Aliases for GHSR Gene
External Ids for GHSR Gene
This gene encodes a member of the G-protein coupled receptor family. The encoded protein may play a role in energy homeostasis and regulation of body weight. Two identified transcript variants are expressed in several tissues and are evolutionary conserved in fish and swine. One transcript, 1a, excises an intron and encodes the functional protein; this protein is the receptor for the Ghrelin ligand and defines a neuroendocrine pathway for growth hormone release. The second transcript (1b) retains the intron and does not function as a receptor for Ghrelin; however, it may function to attenuate activity of isoform 1a. Mutations in this gene are associated with autosomal idiopathic short stature.[provided by RefSeq, Apr 2010]
GeneCards Summary for GHSR Gene
GHSR (Growth Hormone Secretagogue Receptor) is a Protein Coding gene. Diseases associated with GHSR include short stature due to ghsr deficiency and growth hormone deficiency, isolated partial. Among its related pathways are Signaling by GPCR and Signaling by GPCR. GO annotations related to this gene include G-protein coupled receptor activity and growth hormone-releasing hormone receptor activity. An important paralog of this gene is GPR39.
UniProtKB/Swiss-Prot for GHSR Gene
Receptor for ghrelin, coupled to G-alpha-11 proteins. Stimulates growth hormone secretion. Binds also other growth hormone releasing peptides (GHRP) (e.g. Met-enkephalin and GHRP-6) as well as non-peptide, low molecular weight secretagogues (e.g. L-692,429, MK-0677, adenosine).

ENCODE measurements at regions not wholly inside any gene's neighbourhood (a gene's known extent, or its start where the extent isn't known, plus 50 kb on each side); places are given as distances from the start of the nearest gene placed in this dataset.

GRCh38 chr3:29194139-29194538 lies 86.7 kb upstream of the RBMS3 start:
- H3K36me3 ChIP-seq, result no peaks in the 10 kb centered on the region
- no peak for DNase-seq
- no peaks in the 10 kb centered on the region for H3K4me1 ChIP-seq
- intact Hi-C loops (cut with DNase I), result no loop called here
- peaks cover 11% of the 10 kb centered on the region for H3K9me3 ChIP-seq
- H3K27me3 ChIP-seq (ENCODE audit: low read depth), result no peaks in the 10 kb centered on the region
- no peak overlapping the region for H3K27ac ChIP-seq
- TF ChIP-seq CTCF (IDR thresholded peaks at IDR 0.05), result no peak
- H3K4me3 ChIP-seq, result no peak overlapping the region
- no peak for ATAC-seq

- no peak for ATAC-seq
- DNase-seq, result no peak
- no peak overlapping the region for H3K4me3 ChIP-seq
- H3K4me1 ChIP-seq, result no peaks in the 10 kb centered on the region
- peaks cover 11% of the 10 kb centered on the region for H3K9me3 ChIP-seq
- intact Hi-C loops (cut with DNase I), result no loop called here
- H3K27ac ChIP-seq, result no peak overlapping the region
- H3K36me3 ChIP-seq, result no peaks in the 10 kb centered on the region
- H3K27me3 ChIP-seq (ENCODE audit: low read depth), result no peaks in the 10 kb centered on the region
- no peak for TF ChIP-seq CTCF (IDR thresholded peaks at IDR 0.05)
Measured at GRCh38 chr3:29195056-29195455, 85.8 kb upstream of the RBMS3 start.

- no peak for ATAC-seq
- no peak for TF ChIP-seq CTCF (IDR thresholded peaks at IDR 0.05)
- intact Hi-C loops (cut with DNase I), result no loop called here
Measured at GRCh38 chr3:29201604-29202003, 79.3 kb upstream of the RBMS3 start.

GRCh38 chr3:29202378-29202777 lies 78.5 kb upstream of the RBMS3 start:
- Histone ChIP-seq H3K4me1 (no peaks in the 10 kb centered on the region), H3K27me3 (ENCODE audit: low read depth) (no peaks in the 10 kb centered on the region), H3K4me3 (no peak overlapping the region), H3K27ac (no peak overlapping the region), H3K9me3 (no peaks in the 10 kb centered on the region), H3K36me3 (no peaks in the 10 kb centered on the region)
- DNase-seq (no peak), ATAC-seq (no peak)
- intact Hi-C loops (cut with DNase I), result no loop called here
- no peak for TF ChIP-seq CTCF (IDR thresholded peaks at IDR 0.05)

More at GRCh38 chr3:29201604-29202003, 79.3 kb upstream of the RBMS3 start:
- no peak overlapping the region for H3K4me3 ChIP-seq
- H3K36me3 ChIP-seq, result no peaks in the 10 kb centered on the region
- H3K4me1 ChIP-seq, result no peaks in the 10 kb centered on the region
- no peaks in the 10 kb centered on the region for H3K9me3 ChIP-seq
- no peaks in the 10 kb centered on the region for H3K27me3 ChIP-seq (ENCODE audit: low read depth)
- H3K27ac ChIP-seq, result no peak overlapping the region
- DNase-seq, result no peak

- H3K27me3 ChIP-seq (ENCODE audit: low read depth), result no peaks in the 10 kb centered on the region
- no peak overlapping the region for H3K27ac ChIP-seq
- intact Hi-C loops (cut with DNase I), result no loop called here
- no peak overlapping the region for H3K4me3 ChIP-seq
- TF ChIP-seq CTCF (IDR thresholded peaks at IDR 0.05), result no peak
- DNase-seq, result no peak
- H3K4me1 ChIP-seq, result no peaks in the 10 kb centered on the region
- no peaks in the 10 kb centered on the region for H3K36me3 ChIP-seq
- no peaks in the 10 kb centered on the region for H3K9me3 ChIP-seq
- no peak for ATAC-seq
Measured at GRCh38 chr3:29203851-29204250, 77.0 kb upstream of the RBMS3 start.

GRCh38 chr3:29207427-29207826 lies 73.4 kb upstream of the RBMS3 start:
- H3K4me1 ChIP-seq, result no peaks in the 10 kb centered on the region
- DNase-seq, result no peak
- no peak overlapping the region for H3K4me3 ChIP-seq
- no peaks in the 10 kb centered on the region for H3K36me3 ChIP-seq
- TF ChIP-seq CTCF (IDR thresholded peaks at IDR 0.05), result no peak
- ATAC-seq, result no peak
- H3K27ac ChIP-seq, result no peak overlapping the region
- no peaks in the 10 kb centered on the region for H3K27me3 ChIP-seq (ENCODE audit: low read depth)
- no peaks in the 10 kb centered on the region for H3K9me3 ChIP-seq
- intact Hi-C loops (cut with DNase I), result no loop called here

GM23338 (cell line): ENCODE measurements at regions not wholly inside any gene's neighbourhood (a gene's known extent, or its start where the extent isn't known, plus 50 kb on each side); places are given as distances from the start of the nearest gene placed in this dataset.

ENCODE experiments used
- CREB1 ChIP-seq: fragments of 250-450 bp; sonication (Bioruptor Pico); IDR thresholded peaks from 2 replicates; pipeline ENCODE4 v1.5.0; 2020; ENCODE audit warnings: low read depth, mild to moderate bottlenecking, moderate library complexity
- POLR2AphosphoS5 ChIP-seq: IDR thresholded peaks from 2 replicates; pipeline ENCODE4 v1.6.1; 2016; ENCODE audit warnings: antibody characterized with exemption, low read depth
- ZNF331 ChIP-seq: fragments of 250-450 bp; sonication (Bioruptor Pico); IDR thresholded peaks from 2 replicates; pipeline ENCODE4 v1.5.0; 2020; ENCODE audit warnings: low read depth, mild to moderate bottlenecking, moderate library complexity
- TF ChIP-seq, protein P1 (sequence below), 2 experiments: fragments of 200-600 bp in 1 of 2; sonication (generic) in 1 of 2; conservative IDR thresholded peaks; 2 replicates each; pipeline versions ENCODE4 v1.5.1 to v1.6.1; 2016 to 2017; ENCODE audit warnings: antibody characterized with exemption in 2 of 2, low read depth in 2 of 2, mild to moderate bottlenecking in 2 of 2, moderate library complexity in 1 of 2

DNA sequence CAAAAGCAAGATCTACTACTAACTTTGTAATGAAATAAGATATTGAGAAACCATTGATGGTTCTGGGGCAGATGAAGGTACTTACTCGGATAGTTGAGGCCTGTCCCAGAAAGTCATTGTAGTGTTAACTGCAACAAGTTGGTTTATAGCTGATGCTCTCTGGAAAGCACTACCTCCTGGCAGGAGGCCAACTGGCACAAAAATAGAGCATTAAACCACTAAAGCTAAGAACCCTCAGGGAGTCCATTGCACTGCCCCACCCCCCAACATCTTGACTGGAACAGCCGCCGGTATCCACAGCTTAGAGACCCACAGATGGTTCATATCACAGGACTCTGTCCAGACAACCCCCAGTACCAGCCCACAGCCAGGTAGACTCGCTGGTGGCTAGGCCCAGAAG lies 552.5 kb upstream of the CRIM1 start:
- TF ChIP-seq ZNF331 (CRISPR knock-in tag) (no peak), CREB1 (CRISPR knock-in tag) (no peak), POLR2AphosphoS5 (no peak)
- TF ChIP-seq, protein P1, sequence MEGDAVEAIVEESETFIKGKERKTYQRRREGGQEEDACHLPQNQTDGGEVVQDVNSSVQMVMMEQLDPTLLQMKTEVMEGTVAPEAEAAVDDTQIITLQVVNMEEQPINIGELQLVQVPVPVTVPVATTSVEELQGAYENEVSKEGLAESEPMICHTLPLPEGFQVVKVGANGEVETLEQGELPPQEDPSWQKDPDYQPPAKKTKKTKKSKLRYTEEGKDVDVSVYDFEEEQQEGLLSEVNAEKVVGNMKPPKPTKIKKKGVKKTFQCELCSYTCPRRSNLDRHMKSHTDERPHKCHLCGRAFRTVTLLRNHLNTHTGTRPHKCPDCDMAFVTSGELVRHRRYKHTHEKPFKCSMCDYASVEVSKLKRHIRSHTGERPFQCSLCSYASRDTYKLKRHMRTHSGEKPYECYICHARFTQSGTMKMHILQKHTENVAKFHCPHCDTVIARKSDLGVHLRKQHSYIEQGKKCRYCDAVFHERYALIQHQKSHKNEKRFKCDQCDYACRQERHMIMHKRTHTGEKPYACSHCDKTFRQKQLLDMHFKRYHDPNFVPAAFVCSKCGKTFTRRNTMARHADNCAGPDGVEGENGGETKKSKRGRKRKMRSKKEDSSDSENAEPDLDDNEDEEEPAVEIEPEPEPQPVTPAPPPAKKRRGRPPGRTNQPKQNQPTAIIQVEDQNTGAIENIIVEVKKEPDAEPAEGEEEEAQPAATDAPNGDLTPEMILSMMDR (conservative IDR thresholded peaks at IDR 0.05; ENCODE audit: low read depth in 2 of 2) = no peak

Ghrelin is the endogenous ligand for the ghrelin receptor, also known as the growth hormone secretagog receptor (GHS-R1a). Alternative splicing of the prepro-ghrelin yields two active peptides: ghrelin and des-Gln14-ghrelin, which differ by the deletion of one amino acid residue. The predominant form, ghrelin, is highly expressed in endocrine cells of the stomach, with low levels also found in the hypothalamus. The G-protein-coupled ghrelin receptor is expressed in the pituitary, hypothalamus, hippocampus, gastrointestinal tract and the vasculature including the aorta, coronary arteries, pulmonary arteries, arcuate arteries, and saphenous veins. Ghrelin potently stimulates the release of growth hormone from the anterior pituitary. Ghrelin is thought to act on ghrelin receptors present on pituitary somatotrophs and on growth hormone-releasing hormone (GHRH) positive cells in the hypothalamus triggering GHRH release. The peptide also acts as a potent vasodilator in vivo and in vitro. Ghrelin peptide was the first circulating hormone shown to stimulate eating and weight gain. In humans circulating ghrelin levels are decreased in acute states of positive energy balance and obesity, and are elevated during weight loss induced by sustained fasting and anorexia nervosa. The development of ghrelin antagonists, or a means to inhibit ghrelin release may be an important pharmaceutical goal for the management of obesity.